Like when he accused the NFL's officials of holding an anti-Raiders bias.
To say the officials are holding an anti-Packers bias would be absurd — Green Bay's front office never has sued the NFL, after all — but it seems like any and every judgment call is going against Green Bay.
Five of the Packers' 13 penalties on Sunday against Detroit were pre-snap penalties. Four were on Chad Clifton, two for false starts and two for lining up off the line of scrimmage. The false starts (Josh Sitton had one, as well) are inexcusable, especially at a home game, but Clifton said he wasn't lining up any differently on Sunday than he has for the previous nine years of his career.
Several of the other eight penalties were questionable, at best, and unlucky, at worst. Taking them, in order:
— On the opening kickoff, Evan Dietrich-Smith's holding penalty wiped out a 99-yard touchdown return by Jordy Nelson. After the game, Dietrich-Smith said he was not guilty. On Monday, coach Mike McCarthy and special teams coordinator said Dietrich-Smith was guilty.
"It's clear but it's close," Slocum said. "It could have not been called just as easily as it was."
The replay showed Dietrich-Smith had a clean block until the last moment, when the Lions player tried to close the lane that Nelson was running through. With the defender moving to his right, Dietrich-Smith's hands moved from inside the numbers to grasping at the defender's shoulder.
"If I feel a guy about to get out of the frame of my body, I've got to let go," Slocum said.
— On the second drive of the game, Daryn Colledge was flagged for unnecessary roughness after blasting Julian Peterson, who was one of several players swarming Donald Driver at the end of a reception. Making the call even more dubious, Detroit's Landon Cohen joined his teammates in driving back Driver after Colledge smashed Peterson. If Colledge was flagged, so too should have been Cohen.
"It's in the middle of a fight and his hand goes up and gets the guy's face mask," Slocum said. "You can't do it but it happened."
— With the Lions punting early in the second quarter, Michael Montgomery was called for holding at the line of scrimmage. This was a ticky-tack call. The replay showed Montgomery hitting the center, then bouncing off to hit the left guard, Levy. Montgomery reached for Levy then pulled his arm back. When Levy tripped over Montgomery's feet, a penalty was called.
"It just looked bad, so they threw the flag on him," Slocum said.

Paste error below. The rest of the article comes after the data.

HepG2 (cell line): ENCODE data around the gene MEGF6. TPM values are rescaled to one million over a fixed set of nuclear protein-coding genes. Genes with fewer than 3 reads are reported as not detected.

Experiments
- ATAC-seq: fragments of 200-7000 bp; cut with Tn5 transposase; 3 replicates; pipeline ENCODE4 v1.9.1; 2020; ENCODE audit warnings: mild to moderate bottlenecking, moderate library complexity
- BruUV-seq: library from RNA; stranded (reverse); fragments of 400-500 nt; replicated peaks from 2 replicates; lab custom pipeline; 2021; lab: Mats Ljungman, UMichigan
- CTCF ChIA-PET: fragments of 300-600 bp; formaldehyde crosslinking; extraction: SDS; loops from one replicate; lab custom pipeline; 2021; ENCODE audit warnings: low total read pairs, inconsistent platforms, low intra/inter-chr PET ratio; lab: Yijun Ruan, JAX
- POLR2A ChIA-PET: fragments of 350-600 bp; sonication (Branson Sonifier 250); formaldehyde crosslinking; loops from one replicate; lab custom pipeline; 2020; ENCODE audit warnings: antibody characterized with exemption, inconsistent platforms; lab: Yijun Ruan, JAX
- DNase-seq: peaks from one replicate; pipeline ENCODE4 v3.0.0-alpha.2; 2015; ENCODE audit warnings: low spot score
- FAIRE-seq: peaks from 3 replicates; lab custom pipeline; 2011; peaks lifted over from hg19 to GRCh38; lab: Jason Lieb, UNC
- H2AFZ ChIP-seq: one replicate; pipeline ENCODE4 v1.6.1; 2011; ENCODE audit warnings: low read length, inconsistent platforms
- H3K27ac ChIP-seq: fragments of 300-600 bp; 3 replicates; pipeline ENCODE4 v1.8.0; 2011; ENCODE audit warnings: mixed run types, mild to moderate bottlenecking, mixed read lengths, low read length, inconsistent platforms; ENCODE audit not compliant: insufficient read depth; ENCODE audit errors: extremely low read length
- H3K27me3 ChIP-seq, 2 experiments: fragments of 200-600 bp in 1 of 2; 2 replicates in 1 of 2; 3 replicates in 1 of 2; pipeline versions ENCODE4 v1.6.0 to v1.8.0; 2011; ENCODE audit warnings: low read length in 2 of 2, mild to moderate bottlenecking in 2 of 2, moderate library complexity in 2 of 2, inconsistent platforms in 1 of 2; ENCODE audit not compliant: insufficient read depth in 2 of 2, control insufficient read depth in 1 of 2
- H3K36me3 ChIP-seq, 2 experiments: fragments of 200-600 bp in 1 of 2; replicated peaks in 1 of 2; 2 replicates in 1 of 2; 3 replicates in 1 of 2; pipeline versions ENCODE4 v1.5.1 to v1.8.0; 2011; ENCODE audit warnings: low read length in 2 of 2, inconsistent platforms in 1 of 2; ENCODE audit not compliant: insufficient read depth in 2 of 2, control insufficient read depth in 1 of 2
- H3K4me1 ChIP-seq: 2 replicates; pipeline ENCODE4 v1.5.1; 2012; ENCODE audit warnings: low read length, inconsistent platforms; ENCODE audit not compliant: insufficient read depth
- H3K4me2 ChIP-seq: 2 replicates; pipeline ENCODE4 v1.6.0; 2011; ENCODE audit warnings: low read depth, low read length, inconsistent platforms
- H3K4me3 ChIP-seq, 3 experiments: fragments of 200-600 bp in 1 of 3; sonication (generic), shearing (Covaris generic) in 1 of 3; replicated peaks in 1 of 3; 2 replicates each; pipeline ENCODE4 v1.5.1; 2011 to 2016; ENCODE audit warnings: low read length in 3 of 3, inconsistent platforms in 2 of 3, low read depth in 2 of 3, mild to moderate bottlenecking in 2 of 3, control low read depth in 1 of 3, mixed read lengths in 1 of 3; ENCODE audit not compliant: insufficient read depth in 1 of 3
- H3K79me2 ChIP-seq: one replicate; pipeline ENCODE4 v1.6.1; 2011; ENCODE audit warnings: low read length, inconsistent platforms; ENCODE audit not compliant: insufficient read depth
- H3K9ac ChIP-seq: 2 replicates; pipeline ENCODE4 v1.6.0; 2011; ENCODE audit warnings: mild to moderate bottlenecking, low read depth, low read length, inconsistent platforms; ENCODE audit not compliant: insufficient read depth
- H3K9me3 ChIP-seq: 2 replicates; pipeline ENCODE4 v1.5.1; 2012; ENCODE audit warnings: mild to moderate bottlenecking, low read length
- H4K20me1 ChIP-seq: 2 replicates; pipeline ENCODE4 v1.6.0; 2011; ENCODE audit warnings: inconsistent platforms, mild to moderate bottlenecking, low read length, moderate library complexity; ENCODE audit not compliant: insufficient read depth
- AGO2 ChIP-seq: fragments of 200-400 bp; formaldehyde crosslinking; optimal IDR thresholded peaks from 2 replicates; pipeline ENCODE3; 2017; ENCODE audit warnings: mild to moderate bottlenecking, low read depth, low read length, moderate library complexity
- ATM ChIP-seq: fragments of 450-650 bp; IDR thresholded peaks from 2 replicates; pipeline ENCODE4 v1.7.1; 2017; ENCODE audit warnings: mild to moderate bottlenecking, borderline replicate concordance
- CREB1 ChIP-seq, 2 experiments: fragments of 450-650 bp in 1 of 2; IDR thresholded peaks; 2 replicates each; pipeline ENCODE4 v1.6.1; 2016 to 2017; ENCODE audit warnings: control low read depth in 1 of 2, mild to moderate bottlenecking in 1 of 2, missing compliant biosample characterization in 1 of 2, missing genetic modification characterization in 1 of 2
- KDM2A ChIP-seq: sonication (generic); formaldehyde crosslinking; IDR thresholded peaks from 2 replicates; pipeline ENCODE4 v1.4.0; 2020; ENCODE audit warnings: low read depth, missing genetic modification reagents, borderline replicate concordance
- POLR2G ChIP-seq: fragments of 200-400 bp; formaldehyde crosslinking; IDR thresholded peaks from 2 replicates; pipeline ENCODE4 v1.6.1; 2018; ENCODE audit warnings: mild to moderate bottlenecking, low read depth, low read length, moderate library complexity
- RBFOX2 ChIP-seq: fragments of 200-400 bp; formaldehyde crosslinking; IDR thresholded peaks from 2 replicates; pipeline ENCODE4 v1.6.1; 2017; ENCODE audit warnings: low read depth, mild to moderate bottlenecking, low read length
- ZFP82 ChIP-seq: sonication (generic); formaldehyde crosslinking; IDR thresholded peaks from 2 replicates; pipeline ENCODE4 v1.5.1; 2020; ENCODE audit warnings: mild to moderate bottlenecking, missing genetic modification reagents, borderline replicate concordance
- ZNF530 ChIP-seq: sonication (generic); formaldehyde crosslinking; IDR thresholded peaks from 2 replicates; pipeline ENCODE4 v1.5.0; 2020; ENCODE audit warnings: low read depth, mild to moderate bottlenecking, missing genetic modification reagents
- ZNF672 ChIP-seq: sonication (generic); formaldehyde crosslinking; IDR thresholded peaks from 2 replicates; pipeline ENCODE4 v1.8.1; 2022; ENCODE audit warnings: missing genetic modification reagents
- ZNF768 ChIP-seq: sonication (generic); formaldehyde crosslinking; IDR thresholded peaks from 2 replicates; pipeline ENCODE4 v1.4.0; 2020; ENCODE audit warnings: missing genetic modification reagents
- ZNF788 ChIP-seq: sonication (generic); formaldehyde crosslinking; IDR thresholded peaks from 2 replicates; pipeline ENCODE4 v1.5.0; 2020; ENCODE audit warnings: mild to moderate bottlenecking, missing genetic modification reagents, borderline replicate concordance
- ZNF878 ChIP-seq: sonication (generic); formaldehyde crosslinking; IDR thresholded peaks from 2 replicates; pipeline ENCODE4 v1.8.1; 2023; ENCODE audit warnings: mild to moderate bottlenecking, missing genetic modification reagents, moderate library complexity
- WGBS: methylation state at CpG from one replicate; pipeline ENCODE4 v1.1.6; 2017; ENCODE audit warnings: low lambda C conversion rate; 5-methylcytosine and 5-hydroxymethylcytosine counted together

— On Detroit's first drive of the third quarter, Tramon Williams was called for illegal contact on a third-down pass. Cornerbacks are allowed to chuck a receiver in the first 5 yards. The ball was snapped at the 20; Williams chucked the receiver at the 26.
"You could call that probably every down," defensive coordinator Dom Capers said.
— On the kickoff after the Packers took a 26-0 lead in the third quarter, Brady Poppinga was called for an illegal block. Poppinga tripped and fell into the legs of one of the Lions.
"I don't know what I can do about that except maybe tell him to stay on his feet," Slocum said with a laugh.
— About 5 minutes into the fourth quarter, Nick Barnett demolished rookie running back Aaron Brown on a blitz and sacked Drew Stanton. Barnett reached for Stanton and got him by the face mask, resulting in a 15-yard penalty.
"It was an aggressive play," Capers said. "You always caution guys. You don't want a guy to grab a face mask and cost you getting off the field. Now, he has a really fine rush on that and he was making a quick move and reached out to grab the quarterback, and I think it was an inadvertent thing where he got the face mask."
— With about 4 minutes remaining, Driver wiped out Cohen at the end of an Aaron Rodgers scramble. Unless Driver had eyes in the back of his head, he wouldn't have seen Rodgers' slide. Either way, Rodgers' slide and Driver's block came a split-second apart.
Through five games, the Packers have been penalized 43 times for 359 yards compared to 30 times for 215 yards for their opponents. Only Cincinnati, with 13 penalties to the Packers' 11, was flagged more in a game. In the Minnesota game, the Packers were flagged seven times for 57 yards compared to two for 10 for the Vikings. Minnesota could have been called for holding on three consecutive plays early in the second half, including a blatant one when a lineman had handfuls of Nick Collins' jersey.
Asked if he thought the Packers were being singled out, Slocum said: "I don't know. That would be pure speculation on my part. All I know is that it's frustrating for all of us involved, particularly we return for a touchdown and there's a holding penalty on it. We have to play within the rules and play without penalties. That's got to be the mind-set, but on the other hand, there are a lot of good things that are going on. Penalties are part of the game. We're not going to spend all week talking about penalties. We're going to talk about doing things the right way and part of that is playing within the rules."
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Bill Huber is publisher of Packer Report magazine and PackerReport.com and has written for Packer Report since 1997. E-mail him at firstname.lastname@example.org, or leave him a question in Packer Report's subscribers-only Packers Pro Club forum. Find Bill on Twitter at twitter.com/packerreport and Facebook under Bill Huber.